— Jason Kander (@JasonKander) July 27, 2019
— Jason Noble (@jasonnobleIA) July 27, 2019
Not so many months ago, Jason Kander was spending his life on airplanes. The picture of youth and energy, Kander was in demand from Democratic groups across the U.S., a military veteran from middle America making a powerful case for generational change in his party, possibly with an eye toward a 2020 presidential run.
But beneath the swagger, something inside Kander’s head weighed on him — nightmares, paranoia, even suicidal thoughts. Like so many veterans, he was carrying the unspoken burden of post-traumatic stress disorder, and suddenly last fall he detailed his personal struggles and dropped from public view.
Now, Kander is re-emerging with a healthier mental state and a new focus on helping other veterans, leading the national expansion of a program in his hometown of Kansas City, Missouri, called Veterans Community Project. At the same time he’s easing back into the fringes of politics — doing national TV interviews, appearing with Democratic presidential hopeful Pete Buttigieg during the candidate’s visit to Kansas City (though he hasn’t endorsed any specific candidate), and talking candidly about his experience reconciling trauma, healing and political ambition.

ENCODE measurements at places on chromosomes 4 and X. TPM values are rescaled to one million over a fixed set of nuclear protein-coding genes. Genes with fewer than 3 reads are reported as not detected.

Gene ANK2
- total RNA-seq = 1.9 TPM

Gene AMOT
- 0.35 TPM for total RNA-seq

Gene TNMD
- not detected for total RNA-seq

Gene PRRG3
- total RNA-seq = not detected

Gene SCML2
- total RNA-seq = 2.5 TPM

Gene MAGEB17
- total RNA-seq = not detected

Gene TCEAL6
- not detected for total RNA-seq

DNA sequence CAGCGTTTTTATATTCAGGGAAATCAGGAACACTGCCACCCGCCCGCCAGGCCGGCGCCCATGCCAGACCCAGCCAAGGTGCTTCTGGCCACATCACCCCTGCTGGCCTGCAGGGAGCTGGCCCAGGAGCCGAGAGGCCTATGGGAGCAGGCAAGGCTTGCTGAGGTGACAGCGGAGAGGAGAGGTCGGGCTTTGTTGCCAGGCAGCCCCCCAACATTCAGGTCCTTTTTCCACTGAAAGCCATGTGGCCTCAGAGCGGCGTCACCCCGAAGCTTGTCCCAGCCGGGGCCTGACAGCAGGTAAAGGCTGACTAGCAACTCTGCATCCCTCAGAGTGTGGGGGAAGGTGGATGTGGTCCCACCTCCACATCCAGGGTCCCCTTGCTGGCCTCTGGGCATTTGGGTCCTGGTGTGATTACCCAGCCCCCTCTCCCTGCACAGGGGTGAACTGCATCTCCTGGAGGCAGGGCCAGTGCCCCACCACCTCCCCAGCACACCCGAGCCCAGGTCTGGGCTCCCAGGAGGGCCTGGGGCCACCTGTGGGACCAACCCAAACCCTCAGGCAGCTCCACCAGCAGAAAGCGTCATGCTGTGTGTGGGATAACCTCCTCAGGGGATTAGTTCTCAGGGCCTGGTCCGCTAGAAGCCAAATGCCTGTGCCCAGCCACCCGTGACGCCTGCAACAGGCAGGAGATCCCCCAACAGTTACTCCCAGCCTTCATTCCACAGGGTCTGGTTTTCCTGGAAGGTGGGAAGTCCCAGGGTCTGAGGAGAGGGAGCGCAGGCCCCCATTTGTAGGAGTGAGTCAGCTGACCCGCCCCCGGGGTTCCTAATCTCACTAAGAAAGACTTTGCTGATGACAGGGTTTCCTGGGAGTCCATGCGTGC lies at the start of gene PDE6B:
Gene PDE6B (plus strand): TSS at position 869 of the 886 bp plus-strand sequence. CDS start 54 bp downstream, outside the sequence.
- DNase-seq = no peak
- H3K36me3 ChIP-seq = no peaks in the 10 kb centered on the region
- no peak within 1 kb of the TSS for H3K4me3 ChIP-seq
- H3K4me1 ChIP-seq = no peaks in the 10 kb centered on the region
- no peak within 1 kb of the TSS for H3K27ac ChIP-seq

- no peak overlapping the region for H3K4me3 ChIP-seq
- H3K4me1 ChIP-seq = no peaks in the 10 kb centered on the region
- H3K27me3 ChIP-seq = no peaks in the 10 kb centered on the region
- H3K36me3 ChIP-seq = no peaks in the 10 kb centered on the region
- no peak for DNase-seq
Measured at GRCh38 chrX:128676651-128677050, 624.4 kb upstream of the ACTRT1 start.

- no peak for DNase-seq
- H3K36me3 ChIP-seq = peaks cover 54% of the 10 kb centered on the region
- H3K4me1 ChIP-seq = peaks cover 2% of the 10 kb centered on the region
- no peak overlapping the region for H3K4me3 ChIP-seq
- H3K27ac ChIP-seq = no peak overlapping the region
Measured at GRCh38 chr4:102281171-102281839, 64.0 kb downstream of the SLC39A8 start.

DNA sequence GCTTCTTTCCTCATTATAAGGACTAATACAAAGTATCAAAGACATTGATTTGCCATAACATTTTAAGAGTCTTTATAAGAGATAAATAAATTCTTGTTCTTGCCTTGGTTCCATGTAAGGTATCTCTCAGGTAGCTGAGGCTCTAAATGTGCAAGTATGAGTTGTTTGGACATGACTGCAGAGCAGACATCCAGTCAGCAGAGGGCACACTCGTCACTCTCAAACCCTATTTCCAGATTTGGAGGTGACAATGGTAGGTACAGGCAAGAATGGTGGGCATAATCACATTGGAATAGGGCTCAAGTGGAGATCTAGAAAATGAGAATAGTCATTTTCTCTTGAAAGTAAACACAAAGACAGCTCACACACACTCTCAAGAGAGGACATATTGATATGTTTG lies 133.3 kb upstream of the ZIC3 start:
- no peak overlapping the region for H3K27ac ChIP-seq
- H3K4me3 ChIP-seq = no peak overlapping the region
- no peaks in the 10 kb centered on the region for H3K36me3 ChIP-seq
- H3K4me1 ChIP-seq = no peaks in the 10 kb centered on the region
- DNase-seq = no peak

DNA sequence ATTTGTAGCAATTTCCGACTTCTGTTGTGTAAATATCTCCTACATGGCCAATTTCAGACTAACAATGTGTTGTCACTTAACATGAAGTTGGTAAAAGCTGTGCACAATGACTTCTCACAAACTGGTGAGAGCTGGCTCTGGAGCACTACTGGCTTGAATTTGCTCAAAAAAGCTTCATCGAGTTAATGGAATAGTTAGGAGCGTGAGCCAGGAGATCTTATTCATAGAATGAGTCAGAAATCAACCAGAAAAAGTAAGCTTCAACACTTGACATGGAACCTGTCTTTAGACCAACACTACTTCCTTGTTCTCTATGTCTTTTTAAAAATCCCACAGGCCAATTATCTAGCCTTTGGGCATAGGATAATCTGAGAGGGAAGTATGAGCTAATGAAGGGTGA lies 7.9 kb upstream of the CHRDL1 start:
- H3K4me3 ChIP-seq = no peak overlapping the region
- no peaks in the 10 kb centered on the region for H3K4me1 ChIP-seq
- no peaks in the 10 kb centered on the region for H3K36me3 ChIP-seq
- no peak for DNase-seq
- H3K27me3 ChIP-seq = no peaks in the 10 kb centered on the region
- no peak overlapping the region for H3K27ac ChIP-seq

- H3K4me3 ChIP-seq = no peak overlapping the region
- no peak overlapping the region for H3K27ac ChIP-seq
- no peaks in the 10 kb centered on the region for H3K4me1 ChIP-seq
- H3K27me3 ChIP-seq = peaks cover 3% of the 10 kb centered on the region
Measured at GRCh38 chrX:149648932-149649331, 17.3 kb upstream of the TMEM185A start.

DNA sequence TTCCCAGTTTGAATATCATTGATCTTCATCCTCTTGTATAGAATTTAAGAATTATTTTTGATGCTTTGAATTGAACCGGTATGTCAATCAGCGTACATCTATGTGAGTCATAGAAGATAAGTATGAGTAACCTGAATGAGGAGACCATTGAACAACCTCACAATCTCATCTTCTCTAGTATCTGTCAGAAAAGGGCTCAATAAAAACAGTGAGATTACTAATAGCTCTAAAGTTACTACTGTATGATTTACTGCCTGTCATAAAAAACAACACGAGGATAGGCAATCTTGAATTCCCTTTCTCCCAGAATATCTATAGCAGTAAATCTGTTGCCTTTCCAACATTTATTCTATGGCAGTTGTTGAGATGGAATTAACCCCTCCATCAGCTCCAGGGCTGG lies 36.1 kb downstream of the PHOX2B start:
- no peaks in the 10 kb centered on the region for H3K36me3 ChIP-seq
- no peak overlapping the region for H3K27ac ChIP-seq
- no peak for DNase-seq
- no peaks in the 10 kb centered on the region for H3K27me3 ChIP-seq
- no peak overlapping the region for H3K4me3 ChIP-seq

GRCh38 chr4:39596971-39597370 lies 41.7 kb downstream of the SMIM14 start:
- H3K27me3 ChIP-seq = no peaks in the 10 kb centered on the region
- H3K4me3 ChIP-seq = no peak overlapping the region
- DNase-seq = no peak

“I feel the best I’ve felt in a very, very long time,” Kander told The Associated Press. “I’m really enjoying life.”…
Kander’s involvement with Veterans Community Project began as a client. Even with a law degree and years of government experience, he was “a little bit overwhelmed” by the confusing maze of paperwork and bureaucracy as he sought help through the VA. He turned to the group’s outreach center, which matches veterans with needed services at no charge.
Soon, he was volunteering there. The project’s co-founder and CEO Bryan Meyer said that when the organization decided to go national, Kander, who founded the voting rights group Let America Vote in 2017, was a natural choice…
More about Veterans Community Project here.